Study authors also found that location of the birthmark and skin tone affected degree of improvement.
Researchers sought to evaluate the effectiveness of laser treatments in reducing the appearance of port wine stains (PWS) and found that lasers can lessen the appearance in the long-term, but they do not completely clear the birthmarks.1
Study authors conducted a 25-year, double-blinded, retrospective, observational, longitudinal study of patients at Ramathibodi Hospital, Mahidol University, Bangkok, Thailand. Data were collected and analyzed using Research Electronic Data Capture (REDCap Vanderbilt University, Nashville, Tennessee). The study included 129 patients who underwent laser treatment for PWS between June 1995 and June 2021.
Some patients received more than 1 kind of laser treatment, and all treatment sessions were recorded. Color of PWS were categorized into 1 of 6 groups, ranging from light to dark. The improvement score used a numerical rating scale (NRS) with 6 categories: 0, no improvement; 1, 1%-25% improvement; 2, 26%-50% improvement, 3, 51%-75% improvement; 4, 76%-99% improvement; and 5, 100% improvement.
The improvement score was also separated into 2 categories: >50% improvement and ≤50% improvement. A good outcome was considered to have >50% improvement. A poor outcome was ≤50% improvement.
The majority of the patients in the study were male (70.54%) and median age when treatment began was 16. Each patient underwent between 27 and 66 treatments, with a median of 49 treatments. Most patients (75.97%) had a single lesion. The distribution of the PWS was primarily the S1 area (n=107, 82.95%), followed by the S2 area (n=101, 78.29%), and S3 area (n=26, 20.16%). Sturge-Weber syndrome was seen in 26 patients.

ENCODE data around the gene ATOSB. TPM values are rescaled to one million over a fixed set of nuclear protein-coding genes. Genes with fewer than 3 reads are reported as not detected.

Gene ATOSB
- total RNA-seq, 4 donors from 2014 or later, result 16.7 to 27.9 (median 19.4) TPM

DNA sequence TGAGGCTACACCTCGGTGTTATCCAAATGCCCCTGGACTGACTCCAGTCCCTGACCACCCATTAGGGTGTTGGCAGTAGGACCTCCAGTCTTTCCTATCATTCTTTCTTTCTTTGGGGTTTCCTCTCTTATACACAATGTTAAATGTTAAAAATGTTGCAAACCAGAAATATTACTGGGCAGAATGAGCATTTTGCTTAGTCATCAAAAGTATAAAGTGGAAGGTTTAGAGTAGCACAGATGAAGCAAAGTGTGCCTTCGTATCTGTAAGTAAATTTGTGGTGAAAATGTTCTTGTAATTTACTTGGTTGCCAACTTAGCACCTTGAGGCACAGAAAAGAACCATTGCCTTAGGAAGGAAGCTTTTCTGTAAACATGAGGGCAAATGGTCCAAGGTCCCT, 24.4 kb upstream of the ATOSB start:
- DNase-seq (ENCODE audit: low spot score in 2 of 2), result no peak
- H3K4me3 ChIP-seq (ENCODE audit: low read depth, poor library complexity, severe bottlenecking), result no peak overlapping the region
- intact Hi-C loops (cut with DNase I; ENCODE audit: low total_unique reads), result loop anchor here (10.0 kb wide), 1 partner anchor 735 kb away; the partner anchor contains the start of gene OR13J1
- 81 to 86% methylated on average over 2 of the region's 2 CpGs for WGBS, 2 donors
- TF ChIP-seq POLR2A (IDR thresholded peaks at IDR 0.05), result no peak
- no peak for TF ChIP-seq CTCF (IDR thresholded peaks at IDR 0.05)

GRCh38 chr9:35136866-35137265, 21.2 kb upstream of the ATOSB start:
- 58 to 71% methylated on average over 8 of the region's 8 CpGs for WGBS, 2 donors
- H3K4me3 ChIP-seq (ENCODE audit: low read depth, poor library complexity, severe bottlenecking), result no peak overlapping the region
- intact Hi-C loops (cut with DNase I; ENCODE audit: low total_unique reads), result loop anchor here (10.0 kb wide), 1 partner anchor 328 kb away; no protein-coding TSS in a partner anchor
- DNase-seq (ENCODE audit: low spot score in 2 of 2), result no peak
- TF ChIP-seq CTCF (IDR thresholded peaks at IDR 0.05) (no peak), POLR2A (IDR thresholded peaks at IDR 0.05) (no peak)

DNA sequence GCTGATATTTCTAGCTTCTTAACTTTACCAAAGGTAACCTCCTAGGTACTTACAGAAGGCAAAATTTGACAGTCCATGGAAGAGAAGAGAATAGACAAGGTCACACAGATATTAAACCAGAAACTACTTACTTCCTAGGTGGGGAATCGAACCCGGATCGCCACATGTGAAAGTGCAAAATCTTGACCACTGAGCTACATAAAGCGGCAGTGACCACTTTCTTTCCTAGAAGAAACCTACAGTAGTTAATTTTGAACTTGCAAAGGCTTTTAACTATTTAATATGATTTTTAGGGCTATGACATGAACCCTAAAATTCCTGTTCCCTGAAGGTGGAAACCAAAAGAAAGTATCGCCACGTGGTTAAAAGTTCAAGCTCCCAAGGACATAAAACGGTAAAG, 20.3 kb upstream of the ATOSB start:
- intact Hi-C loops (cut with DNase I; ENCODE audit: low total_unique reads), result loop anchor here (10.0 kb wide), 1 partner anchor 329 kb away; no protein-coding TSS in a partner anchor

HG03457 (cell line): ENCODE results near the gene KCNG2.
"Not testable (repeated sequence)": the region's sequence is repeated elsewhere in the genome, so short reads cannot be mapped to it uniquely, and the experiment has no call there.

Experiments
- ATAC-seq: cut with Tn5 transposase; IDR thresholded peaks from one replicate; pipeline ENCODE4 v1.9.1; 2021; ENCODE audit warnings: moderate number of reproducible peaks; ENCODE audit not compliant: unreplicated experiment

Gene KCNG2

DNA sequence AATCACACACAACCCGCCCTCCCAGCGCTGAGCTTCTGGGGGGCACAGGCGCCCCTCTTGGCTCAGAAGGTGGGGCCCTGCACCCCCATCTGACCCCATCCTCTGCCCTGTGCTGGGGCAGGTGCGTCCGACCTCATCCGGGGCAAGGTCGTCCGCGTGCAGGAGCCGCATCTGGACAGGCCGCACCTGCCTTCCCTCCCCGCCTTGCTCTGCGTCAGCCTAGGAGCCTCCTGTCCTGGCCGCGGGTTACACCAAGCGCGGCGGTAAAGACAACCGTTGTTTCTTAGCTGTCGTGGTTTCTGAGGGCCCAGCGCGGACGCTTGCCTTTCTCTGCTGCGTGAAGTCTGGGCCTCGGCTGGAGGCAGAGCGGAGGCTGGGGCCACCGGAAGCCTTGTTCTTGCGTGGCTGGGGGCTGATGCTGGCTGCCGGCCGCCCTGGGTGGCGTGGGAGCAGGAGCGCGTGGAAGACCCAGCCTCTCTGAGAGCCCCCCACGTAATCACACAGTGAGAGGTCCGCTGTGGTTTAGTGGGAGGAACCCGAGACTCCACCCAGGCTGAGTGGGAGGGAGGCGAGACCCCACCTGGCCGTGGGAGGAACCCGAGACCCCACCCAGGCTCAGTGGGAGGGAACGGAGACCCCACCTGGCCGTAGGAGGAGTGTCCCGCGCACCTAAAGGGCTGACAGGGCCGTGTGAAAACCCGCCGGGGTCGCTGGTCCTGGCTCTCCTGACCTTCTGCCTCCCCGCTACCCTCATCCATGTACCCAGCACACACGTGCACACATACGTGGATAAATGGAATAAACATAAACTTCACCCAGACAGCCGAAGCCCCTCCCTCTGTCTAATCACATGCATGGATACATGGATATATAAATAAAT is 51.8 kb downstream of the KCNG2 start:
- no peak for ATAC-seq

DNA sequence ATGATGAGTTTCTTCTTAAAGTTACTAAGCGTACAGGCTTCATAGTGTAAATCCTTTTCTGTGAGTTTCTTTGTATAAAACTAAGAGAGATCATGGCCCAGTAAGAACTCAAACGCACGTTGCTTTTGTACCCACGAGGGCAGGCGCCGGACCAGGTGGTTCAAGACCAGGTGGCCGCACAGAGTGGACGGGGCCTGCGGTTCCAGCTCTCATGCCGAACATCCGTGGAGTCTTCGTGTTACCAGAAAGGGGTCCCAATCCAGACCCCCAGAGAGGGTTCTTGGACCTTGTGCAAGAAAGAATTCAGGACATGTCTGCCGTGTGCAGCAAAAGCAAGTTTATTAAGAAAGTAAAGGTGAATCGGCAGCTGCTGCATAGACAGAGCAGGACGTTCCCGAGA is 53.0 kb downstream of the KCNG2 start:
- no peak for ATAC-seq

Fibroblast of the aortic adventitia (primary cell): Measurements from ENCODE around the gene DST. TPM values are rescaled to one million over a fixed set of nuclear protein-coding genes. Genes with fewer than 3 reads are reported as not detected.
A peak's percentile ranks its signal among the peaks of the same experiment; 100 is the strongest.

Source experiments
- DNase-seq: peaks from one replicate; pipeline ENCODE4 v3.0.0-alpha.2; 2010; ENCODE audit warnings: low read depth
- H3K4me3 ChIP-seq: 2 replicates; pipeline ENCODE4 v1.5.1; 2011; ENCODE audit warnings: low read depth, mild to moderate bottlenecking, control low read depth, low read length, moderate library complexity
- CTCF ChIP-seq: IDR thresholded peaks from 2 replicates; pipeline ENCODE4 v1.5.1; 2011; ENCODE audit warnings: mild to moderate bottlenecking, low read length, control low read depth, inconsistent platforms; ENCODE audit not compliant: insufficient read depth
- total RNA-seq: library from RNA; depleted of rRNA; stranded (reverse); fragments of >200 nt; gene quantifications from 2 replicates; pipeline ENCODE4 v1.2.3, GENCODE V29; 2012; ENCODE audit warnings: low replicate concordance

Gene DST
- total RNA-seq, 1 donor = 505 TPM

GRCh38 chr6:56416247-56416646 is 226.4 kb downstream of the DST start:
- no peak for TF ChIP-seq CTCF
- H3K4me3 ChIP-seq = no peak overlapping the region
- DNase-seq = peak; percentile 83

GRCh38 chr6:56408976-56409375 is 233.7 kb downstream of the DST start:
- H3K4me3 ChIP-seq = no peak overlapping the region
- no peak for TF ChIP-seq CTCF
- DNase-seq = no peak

Pulsed dye laser (PDL) was used to treat most of the PWS (88.63%), followed by the 1064-long pulse neodymium yttrium-aluminum-garnet (Nd:YAG) (4.01%), and the 532 long-pulse Nd:YAG(2.63%).
Factors associated with a good outcome were being male, having Fitzpatrick skin type 3, and a higher number of laser treatments. Factors associated with a poor outcome were hypertrophic PWS, lesions on the upper eyelid or nasal tip, and a follow-up duration of greater than 180 days.
Statistically significant improvement (50%) was shown after 6 treatments and non-statistically significant improvement was seen after 9 treatments. Complete recovery was not achieved by any patients, even after 130 treatments. The most common adverse events were purpura, hyperpigmentation, and blebbing.
Laser treatments are effective in reducing appearance of PWS, but multiple sessions are necessary to achieve >50% improvement. Long-term follow-up also leads to better treatment outcomes.